PUBLIC PRIVATE PARTNERSHIP (PPP)
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Public Private Partnerships (PPP) was adapted to auger growth in infrastructure development in the country and thereby giving a positive thrust to the Indian economy. The Government took the PPP route for implementation of projects in roads, ports, airports, railways, power and urban utilities as well as in social sectors. The contribution of PPPs in the infrastructure development across the country has been immense. However, poor planning towards implementation of the PPP model has led to faulty contractual structures and absence of remedial tools. This has created an illness of non-implementation and has proliferated growth of non-performing assets in the books of the project lenders in India. The failure of various PPP projects is a major reason for the books of the banks being saddled with non – performing assets.
The Government of India has therefore concentration on developing different enabling tools and activities to exuberance private sector investments into the country through public-private partnerships (PPPs). These are vital for catalyzing investments in new infrastructure, and for efficient operation and maintenance of assets, existing and new, over their lifetime and ensuring focus on service delivery.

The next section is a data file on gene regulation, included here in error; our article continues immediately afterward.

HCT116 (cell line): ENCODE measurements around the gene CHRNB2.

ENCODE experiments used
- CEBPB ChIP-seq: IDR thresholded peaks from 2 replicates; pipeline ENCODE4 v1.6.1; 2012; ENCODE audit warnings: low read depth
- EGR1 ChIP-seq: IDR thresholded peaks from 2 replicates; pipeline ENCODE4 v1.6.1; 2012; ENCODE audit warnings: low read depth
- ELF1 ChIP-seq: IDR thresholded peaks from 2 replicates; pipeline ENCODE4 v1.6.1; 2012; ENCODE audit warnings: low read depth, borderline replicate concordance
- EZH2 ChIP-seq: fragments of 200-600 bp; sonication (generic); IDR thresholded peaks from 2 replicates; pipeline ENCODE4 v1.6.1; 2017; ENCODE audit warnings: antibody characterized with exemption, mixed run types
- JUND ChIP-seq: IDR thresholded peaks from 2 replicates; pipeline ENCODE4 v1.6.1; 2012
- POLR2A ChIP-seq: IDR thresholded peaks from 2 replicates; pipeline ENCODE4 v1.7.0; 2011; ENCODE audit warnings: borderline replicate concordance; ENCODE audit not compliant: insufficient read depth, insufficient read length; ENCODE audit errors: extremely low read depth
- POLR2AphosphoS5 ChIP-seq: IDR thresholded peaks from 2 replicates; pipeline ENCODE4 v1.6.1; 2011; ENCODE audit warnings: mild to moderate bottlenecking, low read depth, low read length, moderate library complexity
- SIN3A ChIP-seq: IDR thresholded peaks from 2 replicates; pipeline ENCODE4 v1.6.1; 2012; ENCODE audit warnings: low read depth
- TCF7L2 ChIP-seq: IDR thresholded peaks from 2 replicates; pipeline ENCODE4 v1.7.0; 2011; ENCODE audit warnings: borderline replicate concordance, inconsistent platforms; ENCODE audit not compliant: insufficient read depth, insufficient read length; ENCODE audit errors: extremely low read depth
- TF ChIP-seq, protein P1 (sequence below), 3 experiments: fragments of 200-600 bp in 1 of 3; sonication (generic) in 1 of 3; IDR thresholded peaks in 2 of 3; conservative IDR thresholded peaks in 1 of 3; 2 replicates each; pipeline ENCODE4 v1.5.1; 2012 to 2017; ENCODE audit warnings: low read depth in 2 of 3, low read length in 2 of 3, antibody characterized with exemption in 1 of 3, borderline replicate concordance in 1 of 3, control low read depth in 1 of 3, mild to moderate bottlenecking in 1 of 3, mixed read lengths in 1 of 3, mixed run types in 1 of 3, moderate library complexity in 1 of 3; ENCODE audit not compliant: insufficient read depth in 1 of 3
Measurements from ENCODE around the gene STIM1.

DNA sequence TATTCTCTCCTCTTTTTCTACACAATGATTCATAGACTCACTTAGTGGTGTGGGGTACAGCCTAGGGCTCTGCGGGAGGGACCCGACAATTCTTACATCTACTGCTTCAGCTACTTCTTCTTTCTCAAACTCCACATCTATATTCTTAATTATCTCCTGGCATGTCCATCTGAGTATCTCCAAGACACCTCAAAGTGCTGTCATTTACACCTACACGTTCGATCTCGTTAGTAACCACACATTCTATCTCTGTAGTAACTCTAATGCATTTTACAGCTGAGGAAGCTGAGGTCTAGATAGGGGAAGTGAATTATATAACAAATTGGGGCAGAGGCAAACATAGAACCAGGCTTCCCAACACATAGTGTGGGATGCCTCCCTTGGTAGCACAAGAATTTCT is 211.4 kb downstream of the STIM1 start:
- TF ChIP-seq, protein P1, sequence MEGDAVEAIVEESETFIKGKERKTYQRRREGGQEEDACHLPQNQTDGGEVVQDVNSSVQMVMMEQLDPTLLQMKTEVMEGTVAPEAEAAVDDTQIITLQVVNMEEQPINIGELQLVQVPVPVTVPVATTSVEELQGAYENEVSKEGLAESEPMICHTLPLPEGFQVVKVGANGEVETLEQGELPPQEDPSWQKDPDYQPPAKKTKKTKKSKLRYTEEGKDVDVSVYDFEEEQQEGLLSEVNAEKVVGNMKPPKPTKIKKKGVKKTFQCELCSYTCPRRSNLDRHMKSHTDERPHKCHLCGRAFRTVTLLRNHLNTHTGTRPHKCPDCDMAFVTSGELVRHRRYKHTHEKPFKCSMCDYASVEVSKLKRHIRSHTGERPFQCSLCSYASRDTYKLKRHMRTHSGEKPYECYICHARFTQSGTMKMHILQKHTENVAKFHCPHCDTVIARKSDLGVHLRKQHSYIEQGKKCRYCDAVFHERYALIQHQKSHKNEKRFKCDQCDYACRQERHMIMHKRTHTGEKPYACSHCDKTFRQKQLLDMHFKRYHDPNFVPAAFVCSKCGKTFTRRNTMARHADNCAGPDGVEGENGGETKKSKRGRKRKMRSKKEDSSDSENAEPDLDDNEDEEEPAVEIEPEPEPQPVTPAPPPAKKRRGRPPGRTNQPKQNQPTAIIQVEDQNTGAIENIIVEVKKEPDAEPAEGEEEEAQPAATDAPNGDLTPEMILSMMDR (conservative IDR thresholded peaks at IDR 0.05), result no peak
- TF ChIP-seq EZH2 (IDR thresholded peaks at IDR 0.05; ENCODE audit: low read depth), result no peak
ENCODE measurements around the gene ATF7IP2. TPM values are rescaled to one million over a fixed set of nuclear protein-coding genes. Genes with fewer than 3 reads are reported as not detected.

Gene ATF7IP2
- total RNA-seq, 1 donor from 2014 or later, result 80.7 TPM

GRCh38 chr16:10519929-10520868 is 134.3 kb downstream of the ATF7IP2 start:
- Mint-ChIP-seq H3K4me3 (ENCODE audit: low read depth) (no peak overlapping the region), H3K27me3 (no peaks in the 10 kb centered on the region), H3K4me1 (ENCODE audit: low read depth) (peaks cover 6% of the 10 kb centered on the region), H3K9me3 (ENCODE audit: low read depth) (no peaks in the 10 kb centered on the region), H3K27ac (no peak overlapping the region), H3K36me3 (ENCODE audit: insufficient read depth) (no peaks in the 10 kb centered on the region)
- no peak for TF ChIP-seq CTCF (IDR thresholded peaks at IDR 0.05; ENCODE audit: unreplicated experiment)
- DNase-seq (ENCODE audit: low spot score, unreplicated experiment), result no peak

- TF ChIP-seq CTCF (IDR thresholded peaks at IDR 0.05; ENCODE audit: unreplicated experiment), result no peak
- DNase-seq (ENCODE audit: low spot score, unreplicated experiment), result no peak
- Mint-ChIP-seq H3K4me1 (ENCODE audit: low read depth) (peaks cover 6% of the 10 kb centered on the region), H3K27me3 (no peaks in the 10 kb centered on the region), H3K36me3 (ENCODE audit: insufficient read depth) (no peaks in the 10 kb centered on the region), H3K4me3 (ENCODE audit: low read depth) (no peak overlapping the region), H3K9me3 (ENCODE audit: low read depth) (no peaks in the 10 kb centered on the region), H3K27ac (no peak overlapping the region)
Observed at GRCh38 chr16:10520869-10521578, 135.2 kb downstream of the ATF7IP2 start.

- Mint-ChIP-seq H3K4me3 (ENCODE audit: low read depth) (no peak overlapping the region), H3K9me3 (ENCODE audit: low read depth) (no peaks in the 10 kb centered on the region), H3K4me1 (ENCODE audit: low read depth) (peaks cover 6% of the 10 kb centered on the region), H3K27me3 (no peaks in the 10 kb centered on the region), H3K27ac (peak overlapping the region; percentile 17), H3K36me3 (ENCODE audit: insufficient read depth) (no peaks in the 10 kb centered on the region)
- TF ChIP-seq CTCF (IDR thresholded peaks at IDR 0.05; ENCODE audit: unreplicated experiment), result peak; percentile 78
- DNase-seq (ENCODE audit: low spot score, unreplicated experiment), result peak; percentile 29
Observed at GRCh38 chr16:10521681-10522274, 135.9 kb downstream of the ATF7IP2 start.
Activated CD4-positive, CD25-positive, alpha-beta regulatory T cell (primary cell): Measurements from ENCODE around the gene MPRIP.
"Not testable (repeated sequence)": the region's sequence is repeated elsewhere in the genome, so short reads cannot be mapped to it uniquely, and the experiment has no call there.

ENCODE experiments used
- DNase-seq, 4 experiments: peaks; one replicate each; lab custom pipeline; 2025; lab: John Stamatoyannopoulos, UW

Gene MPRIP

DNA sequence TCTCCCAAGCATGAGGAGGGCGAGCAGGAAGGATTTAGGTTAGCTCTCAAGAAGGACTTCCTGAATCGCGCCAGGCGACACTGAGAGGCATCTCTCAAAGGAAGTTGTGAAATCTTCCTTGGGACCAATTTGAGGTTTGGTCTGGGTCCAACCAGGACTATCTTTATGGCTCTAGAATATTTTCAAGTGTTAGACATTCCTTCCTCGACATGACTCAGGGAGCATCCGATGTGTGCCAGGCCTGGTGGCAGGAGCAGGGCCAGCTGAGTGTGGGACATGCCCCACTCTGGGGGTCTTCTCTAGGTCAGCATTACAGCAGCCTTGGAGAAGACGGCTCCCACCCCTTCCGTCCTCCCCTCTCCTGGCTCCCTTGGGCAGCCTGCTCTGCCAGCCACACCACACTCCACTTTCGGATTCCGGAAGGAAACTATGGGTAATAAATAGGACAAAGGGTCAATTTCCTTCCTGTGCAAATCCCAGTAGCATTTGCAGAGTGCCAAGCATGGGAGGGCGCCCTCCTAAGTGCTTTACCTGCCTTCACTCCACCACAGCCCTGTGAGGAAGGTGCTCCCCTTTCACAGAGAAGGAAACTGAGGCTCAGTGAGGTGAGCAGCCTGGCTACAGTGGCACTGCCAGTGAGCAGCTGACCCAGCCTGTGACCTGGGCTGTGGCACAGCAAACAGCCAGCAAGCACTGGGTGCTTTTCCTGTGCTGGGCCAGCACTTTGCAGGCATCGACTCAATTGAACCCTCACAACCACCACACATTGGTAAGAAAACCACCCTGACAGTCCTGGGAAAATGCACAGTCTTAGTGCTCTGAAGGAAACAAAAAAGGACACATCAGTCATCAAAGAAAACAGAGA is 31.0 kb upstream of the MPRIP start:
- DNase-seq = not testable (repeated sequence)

Challenges in PPP:
Project development – The project development activities such as, detailed feasibility study, land acquisition, environmental/forest clearances etc., are not given adequate importance by the concession authorities. The absence of adequate project development by authorities leads to reduced interest by the private sector, misplacing and many times delays at the time of execution.
Regulatory environment – There is no uncommitted PPP regulator in India currently. In order to attract more domestic and international private funding of infrastructure, a more robust regulatory environment, with an independent regulator, is essential.
Financing availability – The private sector is dependent upon commercial banks to increment debt for the PPP projects. With commercial banks reaching the scrotal exposure limits, and large Indian Infrastructure companies being highly leveraged, funding the PPP projects is getting difficult.
Risks in PPP:
- Political interference
- Lack of transparency
- Cost attached
- Renegotiation of the assets due to long term nature of the projects
- Inexperienced personnel for project appraisal
The Government has introduced PPP model in various other sector including development of schools and urban areas. Under the 'Modern School Scheme', the Government will set up 2,500 modern schools through PPP. The first modern 'Anganwadi Centre' on PPP model took off in 2015 at Hasanpur village in Sonepat district of Haryana. In February of this year, the Telecom Regulatory Authority of India has recommended the implementation of rural broadband network by PPP model. Despite various setbacks, PPPs will continue to drive the infrastructure growth in the country. However, in order to maintain the momentum, the big reforms should be taken up on priority basis.